Consult your mentors – You should have your own “board of directors” that you consult throughout your career. If you don’t have them, now is the perfect time to start building those relationships for the new year. Group coaching like my Crossroads Mastermind is also an option to find several accountability partners to cheer you on.
Set SMART Goals
First, take an assessment of where you are. Your 5–10-year plan might look completely different after the past few years. You may not have even had time to consider how things have changed. if your priorities have changed, take the next few weeks to dream about your future self. What are you doing? What does success look like to you?
If you want to achieve your goals, make them SMART goals. Remember SMART stands for (specific, measurable, attainable, relevant, and time-bound) goals. What are your short-term (within a year) and long-term (within five to 10 years) career goals? Make sure to write them down and keep them visible to hold yourself accountable.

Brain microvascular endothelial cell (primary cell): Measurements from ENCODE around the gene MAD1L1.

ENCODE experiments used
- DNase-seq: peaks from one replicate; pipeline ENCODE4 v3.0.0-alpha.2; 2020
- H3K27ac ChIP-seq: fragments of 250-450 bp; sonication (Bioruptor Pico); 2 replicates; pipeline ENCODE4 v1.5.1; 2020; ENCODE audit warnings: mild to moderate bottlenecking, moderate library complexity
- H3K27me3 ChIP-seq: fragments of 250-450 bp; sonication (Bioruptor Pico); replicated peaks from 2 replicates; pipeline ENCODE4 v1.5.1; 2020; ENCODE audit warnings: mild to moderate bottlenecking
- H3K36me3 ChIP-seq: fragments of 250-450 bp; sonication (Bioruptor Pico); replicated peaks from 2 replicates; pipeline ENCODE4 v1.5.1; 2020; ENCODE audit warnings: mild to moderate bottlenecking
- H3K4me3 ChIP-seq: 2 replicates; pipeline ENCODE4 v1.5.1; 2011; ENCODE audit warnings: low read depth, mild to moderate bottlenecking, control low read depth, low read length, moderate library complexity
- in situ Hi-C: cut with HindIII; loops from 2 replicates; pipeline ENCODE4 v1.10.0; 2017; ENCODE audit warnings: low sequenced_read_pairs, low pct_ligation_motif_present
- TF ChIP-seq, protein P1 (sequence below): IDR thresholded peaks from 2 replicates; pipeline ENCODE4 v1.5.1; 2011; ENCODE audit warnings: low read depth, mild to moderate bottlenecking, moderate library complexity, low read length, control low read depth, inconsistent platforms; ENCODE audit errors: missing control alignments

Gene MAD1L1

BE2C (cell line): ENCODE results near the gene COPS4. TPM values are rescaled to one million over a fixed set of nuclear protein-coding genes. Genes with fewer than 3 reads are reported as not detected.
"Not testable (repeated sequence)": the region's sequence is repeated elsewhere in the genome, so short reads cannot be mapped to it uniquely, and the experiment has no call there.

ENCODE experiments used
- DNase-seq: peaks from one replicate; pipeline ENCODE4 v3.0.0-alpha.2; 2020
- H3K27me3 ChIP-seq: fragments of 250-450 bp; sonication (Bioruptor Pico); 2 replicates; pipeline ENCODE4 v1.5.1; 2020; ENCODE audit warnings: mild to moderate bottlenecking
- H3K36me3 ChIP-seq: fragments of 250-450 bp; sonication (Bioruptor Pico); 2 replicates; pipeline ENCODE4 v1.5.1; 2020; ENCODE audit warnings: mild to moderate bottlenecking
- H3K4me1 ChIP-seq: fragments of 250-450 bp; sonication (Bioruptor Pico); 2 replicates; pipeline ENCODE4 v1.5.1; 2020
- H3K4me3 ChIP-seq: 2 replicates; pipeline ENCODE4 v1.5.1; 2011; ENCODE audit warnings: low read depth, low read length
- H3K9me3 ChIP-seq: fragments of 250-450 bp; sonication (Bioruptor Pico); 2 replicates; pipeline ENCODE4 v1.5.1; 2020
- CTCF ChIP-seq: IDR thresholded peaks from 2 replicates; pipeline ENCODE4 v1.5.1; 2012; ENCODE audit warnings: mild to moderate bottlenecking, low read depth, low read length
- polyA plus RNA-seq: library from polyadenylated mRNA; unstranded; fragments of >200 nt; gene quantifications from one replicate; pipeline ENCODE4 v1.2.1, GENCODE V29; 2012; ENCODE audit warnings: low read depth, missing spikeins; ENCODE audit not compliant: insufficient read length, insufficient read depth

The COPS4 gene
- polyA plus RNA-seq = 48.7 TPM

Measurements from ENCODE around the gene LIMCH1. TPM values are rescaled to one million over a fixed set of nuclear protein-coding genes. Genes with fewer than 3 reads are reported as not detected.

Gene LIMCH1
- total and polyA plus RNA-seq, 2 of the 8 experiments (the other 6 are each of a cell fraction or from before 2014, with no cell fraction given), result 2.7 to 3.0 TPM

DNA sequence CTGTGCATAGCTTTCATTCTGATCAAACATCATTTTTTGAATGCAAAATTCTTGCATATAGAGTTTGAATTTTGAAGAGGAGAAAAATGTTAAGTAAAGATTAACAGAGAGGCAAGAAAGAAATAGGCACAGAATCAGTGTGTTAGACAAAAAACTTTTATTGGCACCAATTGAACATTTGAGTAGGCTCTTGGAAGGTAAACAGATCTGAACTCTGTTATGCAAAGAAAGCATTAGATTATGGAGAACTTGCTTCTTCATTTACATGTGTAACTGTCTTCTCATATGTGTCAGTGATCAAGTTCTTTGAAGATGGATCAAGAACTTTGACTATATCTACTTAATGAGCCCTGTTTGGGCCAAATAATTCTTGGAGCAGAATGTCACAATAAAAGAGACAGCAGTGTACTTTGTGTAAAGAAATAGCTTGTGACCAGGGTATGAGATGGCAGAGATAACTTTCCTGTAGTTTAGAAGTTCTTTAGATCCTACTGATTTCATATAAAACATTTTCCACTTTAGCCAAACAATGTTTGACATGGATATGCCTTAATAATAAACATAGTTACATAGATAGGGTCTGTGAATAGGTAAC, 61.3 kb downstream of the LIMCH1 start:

Let’s break this down with an example. Say your goal is to hold a leadership position one day. Let’s make it SMART.
S = Be Specific
You want a leadership position; this could mean a lot of different things. What does “leadership” mean to you? Is it managing a certain amount of people? Holding a certain job title? Making a specific salary? Making decisions? Drill down into what exactly that means.
M = Make it Measurable
How will you know if you’ve achieved your goal if you have no way to show that you’ve made progress? If your goal is to have a leadership position, what do you need to do to get there? If you’re at the beginning of your career, you may have to set small milestones that you will hit before you reach the big goal. These might include:
- Counting the number of management positions you’ve applied for.